Practically every day, more than 70,000 boxy brown UPS delivery trucks rumble to life across the country. They travel more than 1.3 billion miles annually to deliver some 4.7 billion packages, combusting tens of millions of gallons of diesel fuel along the way. No wonder United Parcel Service (UPS) Inc. will try just about anything to save a few pennies for each of those miles. The Atlanta-based shipper once developed a motor that could burn cheap corn oil.
The engine never made it out of the lab. But that hasn't kept UPS from hunting for cheaper, cleaner replacements for the old, smoke-belching diesels that power most of its trucks. "We're driven to cut costs in finding cleaner fuels," says Thomas H. Weidemeyer, UPS's COO and president of its air unit. Today, UPS's green fleet includes around 2,000 vans running on everything from compressed natural gas to electricity. Compared with standard diesel engines, the CNG vans shave 15% in fuel costs and emit 35% less pollution.
That's just a fraction of what's to come. UPS and its big rival FedEx (FDX) Corp. are beginning to swap out the old diesels from their combined armada of 100,000-plus delivery vehicles. In their place, they're testing a variety of cleaner technologies, including diesel-electric hybrids and hydrogen fuel cells. In part, they're doing this to satisfy Washington's push to cut emissions, given that trucks produce more than 30% of urban smog.
The biggest motivation is cost savings, though. The delivery giants are finding that green machines, while pricey to buy, are cheaper to maintain and operate. Hybrid electric vehicles, for example, can cut fuel costs by half, while lowering emissions by 90%. Of course, such big cuts in pollution also make great PR for a historically dirty industry. Still, "the driving motivation here is the bottom line," says Donald Broughton, a transportation analyst at A.G. Edwards (AGE) & Sons Inc. "[These CEOs] haven't suddenly joined Greenpeace."
Where FedEx and UPS lead, the rest of the nation's 5-million strong delivery fleet will follow. Over the coming decade, the price of hybrid trucks will likely fall as a result of FedEx' 30,000-unit order for hybrid electric vans. If so, others are ready to make a commitment. The U.S. Postal Service plans to mix hybrids into its fleet of 142,300 trucks once the price is right. "These technologies provide a huge potential for the transportation sector as a whole," says Margo T. Oge, director of the office of transportation and air quality at the Environmental Protection Agency.
This movement started with small steps. In the late '80s, UPS invested heavily in CNG-powered trucks. Even after Washington reversed its backing -- and funding -- for CNG a few years into the trial, UPS continued to build the necessary infrastructure. Since 1998, it has been testing a hybrid electric van. And UPS is also expanding its fleet of ultralow-emission diesel trucks to 5,000 from 3,200. Next year, UPS will work with the EPA and DaimlerChrysler (DCX) to test the first hydrogen-powered fuel-cell delivery truck in the U.S.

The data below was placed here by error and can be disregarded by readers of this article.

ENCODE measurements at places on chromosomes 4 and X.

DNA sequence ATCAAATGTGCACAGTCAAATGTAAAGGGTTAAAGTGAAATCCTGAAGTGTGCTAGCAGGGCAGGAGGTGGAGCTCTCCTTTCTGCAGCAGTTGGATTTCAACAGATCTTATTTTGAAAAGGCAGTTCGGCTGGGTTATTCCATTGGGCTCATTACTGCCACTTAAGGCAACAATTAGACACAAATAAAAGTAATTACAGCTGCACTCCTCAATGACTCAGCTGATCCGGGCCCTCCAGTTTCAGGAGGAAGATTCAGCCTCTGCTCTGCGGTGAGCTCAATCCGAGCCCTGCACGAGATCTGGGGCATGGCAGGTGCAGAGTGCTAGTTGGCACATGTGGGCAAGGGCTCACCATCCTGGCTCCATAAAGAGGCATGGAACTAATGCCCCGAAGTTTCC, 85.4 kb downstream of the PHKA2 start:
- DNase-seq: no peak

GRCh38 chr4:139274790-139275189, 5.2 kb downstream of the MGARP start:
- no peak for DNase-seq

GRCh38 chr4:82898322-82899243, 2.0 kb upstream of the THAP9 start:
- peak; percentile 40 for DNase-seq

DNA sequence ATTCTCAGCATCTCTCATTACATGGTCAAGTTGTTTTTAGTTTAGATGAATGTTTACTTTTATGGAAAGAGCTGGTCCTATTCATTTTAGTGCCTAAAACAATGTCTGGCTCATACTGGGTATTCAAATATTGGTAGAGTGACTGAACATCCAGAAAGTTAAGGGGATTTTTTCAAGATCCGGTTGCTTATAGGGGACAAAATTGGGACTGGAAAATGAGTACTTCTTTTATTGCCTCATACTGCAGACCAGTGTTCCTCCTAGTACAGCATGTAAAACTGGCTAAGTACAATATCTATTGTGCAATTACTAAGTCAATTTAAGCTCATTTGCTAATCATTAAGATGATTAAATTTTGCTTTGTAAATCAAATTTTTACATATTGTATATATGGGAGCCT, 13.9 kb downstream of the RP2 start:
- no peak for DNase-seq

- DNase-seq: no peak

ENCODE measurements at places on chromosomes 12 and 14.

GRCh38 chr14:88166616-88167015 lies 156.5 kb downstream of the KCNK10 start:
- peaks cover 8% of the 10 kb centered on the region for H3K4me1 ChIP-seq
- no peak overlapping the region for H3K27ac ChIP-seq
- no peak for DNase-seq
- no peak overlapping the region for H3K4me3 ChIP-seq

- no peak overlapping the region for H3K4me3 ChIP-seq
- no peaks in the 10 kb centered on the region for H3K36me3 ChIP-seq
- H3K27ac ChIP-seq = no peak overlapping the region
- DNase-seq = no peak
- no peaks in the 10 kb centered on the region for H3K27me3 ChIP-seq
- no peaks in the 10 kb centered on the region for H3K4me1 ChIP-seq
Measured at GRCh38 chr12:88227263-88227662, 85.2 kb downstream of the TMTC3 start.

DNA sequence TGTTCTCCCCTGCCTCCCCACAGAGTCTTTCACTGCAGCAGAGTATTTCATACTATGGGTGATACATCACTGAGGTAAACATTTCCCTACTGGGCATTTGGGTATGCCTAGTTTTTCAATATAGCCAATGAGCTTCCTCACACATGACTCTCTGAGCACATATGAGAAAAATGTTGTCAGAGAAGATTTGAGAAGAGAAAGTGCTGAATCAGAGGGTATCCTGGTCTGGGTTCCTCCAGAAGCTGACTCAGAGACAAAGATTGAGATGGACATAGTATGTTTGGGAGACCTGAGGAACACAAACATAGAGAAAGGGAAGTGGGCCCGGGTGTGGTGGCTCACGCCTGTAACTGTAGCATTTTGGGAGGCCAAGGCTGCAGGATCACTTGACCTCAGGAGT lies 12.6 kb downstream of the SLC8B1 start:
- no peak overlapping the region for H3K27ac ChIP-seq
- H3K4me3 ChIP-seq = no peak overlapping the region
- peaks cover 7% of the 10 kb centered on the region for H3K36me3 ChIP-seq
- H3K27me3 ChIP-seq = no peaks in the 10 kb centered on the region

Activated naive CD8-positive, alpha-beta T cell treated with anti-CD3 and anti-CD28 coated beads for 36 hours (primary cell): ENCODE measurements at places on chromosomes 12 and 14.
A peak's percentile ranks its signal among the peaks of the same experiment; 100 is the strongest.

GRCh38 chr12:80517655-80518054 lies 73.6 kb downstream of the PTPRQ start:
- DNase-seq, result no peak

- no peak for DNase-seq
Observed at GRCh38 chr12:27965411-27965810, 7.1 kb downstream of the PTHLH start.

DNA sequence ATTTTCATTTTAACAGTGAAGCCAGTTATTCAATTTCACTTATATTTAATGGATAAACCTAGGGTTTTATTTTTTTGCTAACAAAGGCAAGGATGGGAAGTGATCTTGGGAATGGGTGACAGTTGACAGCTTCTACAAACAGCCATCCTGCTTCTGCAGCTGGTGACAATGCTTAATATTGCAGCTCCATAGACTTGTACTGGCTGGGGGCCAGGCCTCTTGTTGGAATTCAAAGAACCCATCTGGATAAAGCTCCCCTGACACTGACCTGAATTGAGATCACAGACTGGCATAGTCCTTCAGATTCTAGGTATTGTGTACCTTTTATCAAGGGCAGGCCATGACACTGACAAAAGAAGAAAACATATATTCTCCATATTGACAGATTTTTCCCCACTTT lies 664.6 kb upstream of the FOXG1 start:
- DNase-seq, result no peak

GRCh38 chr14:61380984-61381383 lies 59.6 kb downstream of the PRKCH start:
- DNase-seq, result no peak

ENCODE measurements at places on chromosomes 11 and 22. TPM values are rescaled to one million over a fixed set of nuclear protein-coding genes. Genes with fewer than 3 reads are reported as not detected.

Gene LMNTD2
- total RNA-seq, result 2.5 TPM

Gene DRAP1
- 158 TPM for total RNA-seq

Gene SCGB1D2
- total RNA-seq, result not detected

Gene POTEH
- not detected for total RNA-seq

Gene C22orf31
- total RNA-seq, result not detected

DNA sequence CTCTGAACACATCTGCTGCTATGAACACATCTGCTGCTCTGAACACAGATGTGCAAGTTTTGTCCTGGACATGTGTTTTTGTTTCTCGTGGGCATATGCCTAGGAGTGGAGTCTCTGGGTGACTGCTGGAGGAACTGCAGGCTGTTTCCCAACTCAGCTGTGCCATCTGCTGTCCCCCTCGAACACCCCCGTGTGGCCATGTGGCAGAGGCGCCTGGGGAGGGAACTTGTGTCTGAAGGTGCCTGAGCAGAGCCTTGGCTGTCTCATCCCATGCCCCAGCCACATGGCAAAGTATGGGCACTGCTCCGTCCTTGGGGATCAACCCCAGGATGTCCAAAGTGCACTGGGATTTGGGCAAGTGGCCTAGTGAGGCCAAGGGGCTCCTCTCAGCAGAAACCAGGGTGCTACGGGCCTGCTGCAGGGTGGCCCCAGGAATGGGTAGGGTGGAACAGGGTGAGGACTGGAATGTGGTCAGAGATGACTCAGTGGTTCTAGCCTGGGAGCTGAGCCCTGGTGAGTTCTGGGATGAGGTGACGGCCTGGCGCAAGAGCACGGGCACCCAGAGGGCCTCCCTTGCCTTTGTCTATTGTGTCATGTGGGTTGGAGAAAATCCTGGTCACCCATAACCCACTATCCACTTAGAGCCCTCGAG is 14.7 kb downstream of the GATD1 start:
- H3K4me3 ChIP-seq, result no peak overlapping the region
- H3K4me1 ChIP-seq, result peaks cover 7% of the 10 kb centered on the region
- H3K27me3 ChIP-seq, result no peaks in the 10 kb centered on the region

FedEx is tinkering with its fleet, too. In May, the Memphis-based company announced it had bought 20 hybrid delivery trucks, the vanguard in a program that will eventually replace its entire fleet of 30,000 express delivery vans. "FedEx really raised everybody's eyebrows," says Fred Silver, director of business initiatives at WestStart, a nonprofit transportation technologies think tank in Pasadena, Calif.
Hybrids are nothing new, to be sure. Toyota (TM) Motor Corp. and Honda (HMC) Motor Co. sell passenger cars powered by mixed gas-electric motors. But FedEx is the first in this country to try to adapt the technology for diesel delivery vehicles on such a large scale. Mitchell Jackson, FedEx' managing director of corporate and international environmental programs, boasts: "We've got the most innovative project on the ground in the industry today. This is not a demo. It's a commercial vehicle."
Indeed, most experts -- even those at UPS -- believe hybrids offer the best near-term promise. Hybrids combine a high-efficiency diesel or gas engine with an electric motor. A computer orchestrates how to channel energy around the engine, the electric motor, and the wheels most efficiently. Hybrids require less maintenance because they run cleaner. Plus, the braking systems last longer because the motor itself helps slow the vehicle down -- in a process that recaptures much of the energy used in decelerating. Between fuel savings and lower maintenance costs, FedEx claims it will break even on the hybrid vans in about a decade.
The scale of FedEx' commitment is likely to transform the economics of hybrid commercial vehicles. What are now exotic custom-builds could soon become mass-produced and less expensive. Smaller players could then consider hybrid trucks. "FedEx is taking a big gamble," says Andrew J. Hoffman, a Boston University professor who specializes in corporate environmental strategies. "But it's a gamble that should jump-start the commercialization of this technology."
Cleveland-based Eaton (ETN) Corp., which makes the key electro-mechanical power systems for FedEx' hybrids, says it expects to sell up to 30,000 such units within the next five years -- and not just to FedEx. "This should be a substantial new business for us," says Tim J. Morscheck, Eaton's vice-president of technology in the trucking division. Morscheck believes the hybrids will get cheaper as sales volume grows.
The numbers are beginning to add up. In a recent report, consumer consultant J.D. Power & Associates Inc. estimated there will be more than 500,000 hybrid vehicles on the road by 2008 -- 40% of them trucks. After years of experimentation, UPS and FedEx are now ready to deploy green vans in a big way -- possibly heralding the end of the smoke-belching delivery van. By Charles Haddad in Atlanta, with Christine Tierney in Detroit